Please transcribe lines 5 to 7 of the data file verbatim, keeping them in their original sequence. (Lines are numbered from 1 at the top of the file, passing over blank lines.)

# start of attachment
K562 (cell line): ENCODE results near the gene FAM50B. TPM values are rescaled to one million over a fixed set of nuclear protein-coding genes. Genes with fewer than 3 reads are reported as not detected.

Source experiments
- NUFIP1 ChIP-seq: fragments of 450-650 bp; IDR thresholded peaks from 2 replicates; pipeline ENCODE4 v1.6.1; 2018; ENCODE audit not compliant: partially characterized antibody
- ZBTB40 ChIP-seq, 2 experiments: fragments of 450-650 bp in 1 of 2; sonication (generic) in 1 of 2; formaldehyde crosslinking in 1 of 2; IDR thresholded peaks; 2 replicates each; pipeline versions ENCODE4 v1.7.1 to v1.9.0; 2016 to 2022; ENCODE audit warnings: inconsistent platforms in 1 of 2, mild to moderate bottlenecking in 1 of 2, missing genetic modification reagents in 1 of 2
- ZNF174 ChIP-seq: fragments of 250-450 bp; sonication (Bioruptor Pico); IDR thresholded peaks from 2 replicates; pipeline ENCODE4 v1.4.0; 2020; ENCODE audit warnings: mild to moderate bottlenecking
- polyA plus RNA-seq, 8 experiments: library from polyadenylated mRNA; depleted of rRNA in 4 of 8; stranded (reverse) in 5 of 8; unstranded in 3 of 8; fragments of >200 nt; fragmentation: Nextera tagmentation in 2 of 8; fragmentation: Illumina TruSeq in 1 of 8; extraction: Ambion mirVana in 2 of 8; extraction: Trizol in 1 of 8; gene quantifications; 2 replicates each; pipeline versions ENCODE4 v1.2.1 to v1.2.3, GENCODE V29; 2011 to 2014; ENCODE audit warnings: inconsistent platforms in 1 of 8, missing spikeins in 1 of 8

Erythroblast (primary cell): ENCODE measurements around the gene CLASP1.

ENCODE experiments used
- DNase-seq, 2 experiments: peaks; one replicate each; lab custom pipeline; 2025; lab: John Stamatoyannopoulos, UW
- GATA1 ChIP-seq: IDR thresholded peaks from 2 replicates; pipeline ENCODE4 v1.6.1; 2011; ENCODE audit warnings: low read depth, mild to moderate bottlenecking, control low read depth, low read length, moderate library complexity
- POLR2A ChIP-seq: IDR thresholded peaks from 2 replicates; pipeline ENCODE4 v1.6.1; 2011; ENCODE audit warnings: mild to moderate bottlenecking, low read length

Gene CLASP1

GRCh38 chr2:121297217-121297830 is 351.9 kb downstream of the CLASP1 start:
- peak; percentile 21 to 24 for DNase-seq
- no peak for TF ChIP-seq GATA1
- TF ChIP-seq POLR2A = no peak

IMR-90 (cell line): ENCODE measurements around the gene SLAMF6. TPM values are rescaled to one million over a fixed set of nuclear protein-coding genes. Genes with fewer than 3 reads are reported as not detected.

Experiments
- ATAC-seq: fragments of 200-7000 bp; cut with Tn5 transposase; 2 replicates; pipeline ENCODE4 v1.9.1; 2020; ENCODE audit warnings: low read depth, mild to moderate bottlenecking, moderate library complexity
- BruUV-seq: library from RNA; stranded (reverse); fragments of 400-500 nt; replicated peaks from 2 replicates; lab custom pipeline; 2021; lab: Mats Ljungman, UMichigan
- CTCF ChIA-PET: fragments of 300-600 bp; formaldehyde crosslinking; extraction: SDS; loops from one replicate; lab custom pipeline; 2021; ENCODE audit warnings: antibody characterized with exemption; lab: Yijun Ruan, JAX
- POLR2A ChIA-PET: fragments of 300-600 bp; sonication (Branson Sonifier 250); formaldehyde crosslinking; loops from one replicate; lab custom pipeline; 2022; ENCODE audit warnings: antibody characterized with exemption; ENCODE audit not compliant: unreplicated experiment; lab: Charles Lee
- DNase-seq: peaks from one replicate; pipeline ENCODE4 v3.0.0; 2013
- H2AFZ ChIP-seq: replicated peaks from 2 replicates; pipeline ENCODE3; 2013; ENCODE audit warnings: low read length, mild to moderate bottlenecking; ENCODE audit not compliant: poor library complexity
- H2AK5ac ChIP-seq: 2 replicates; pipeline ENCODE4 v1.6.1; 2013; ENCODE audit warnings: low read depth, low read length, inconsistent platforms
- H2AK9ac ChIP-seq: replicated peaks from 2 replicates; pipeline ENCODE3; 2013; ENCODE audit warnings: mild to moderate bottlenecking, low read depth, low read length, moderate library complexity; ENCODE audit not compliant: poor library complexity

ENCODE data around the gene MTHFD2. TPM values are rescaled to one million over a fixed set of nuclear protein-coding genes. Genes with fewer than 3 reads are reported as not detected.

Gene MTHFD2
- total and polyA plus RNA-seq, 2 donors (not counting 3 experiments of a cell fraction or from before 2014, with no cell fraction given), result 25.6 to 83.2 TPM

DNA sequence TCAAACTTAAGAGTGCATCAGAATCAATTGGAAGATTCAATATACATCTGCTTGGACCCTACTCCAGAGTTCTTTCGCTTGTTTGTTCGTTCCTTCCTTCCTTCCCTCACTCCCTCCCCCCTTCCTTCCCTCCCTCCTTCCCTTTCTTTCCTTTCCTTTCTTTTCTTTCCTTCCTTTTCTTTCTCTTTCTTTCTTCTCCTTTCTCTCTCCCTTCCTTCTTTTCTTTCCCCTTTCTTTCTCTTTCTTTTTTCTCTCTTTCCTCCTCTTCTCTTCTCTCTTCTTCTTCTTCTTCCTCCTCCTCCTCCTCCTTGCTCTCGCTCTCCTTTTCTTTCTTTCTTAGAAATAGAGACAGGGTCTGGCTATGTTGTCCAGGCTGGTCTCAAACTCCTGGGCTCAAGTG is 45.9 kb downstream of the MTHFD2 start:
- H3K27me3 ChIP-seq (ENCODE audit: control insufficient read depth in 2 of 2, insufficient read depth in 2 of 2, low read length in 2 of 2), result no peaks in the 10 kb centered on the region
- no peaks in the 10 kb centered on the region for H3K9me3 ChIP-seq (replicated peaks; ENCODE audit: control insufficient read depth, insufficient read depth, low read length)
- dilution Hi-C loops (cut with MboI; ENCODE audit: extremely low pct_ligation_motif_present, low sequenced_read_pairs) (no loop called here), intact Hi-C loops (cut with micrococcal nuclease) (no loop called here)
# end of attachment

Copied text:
- ZNF174 ChIP-seq: fragments of 250-450 bp; sonication (Bioruptor Pico); IDR thresholded peaks from 2 replicates; pipeline ENCODE4 v1.4.0; 2020; ENCODE audit warnings: mild to moderate bottlenecking
- polyA plus RNA-seq, 8 experiments: library from polyadenylated mRNA; depleted of rRNA in 4 of 8; stranded (reverse) in 5 of 8; unstranded in 3 of 8; fragments of >200 nt; fragmentation: Nextera tagmentation in 2 of 8; fragmentation: Illumina TruSeq in 1 of 8; extraction: Ambion mirVana in 2 of 8; extraction: Trizol in 1 of 8; gene quantifications; 2 replicates each; pipeline versions ENCODE4 v1.2.1 to v1.2.3, GENCODE V29; 2011 to 2014; ENCODE audit warnings: inconsistent platforms in 1 of 8, missing spikeins in 1 of 8

Erythroblast (primary cell): ENCODE measurements around the gene CLASP1.